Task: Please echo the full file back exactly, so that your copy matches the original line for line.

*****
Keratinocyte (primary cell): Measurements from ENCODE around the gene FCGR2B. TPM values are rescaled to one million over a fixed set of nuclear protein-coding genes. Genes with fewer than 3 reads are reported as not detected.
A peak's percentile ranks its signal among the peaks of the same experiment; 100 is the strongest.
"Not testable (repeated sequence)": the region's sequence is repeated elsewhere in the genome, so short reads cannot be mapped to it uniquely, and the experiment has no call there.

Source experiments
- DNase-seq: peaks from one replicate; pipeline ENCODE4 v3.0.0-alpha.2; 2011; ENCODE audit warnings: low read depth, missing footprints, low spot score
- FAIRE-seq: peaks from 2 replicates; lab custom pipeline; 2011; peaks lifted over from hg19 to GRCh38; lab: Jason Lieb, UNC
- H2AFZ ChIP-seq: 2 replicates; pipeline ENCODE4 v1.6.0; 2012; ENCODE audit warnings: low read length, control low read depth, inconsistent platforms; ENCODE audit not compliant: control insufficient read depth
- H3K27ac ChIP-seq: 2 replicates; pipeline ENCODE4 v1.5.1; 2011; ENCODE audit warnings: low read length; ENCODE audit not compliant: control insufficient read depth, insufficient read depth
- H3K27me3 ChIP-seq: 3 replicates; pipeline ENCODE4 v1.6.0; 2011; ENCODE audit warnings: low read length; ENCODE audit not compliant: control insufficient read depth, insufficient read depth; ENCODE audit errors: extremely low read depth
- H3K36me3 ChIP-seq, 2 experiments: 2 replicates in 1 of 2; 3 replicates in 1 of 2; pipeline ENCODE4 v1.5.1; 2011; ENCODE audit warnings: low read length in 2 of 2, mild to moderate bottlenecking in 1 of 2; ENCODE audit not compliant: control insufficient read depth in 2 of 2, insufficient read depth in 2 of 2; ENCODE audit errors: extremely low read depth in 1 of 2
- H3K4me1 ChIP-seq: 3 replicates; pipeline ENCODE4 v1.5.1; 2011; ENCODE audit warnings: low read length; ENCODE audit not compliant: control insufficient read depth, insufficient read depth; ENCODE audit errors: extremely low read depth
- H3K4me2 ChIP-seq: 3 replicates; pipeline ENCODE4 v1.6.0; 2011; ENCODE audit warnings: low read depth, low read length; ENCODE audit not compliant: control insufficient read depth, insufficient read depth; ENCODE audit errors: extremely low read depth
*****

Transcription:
Keratinocyte (primary cell): Measurements from ENCODE around the gene FCGR2B. TPM values are rescaled to one million over a fixed set of nuclear protein-coding genes. Genes with fewer than 3 reads are reported as not detected.
A peak's percentile ranks its signal among the peaks of the same experiment; 100 is the strongest.
"Not testable (repeated sequence)": the region's sequence is repeated elsewhere in the genome, so short reads cannot be mapped to it uniquely, and the experiment has no call there.

Source experiments
- DNase-seq: peaks from one replicate; pipeline ENCODE4 v3.0.0-alpha.2; 2011; ENCODE audit warnings: low read depth, missing footprints, low spot score
- FAIRE-seq: peaks from 2 replicates; lab custom pipeline; 2011; peaks lifted over from hg19 to GRCh38; lab: Jason Lieb, UNC
- H2AFZ ChIP-seq: 2 replicates; pipeline ENCODE4 v1.6.0; 2012; ENCODE audit warnings: low read length, control low read depth, inconsistent platforms; ENCODE audit not compliant: control insufficient read depth
- H3K27ac ChIP-seq: 2 replicates; pipeline ENCODE4 v1.5.1; 2011; ENCODE audit warnings: low read length; ENCODE audit not compliant: control insufficient read depth, insufficient read depth
- H3K27me3 ChIP-seq: 3 replicates; pipeline ENCODE4 v1.6.0; 2011; ENCODE audit warnings: low read length; ENCODE audit not compliant: control insufficient read depth, insufficient read depth; ENCODE audit errors: extremely low read depth
- H3K36me3 ChIP-seq, 2 experiments: 2 replicates in 1 of 2; 3 replicates in 1 of 2; pipeline ENCODE4 v1.5.1; 2011; ENCODE audit warnings: low read length in 2 of 2, mild to moderate bottlenecking in 1 of 2; ENCODE audit not compliant: control insufficient read depth in 2 of 2, insufficient read depth in 2 of 2; ENCODE audit errors: extremely low read depth in 1 of 2
- H3K4me1 ChIP-seq: 3 replicates; pipeline ENCODE4 v1.5.1; 2011; ENCODE audit warnings: low read length; ENCODE audit not compliant: control insufficient read depth, insufficient read depth; ENCODE audit errors: extremely low read depth
- H3K4me2 ChIP-seq: 3 replicates; pipeline ENCODE4 v1.6.0; 2011; ENCODE audit warnings: low read depth, low read length; ENCODE audit not compliant: control insufficient read depth, insufficient read depth; ENCODE audit errors: extremely low read depth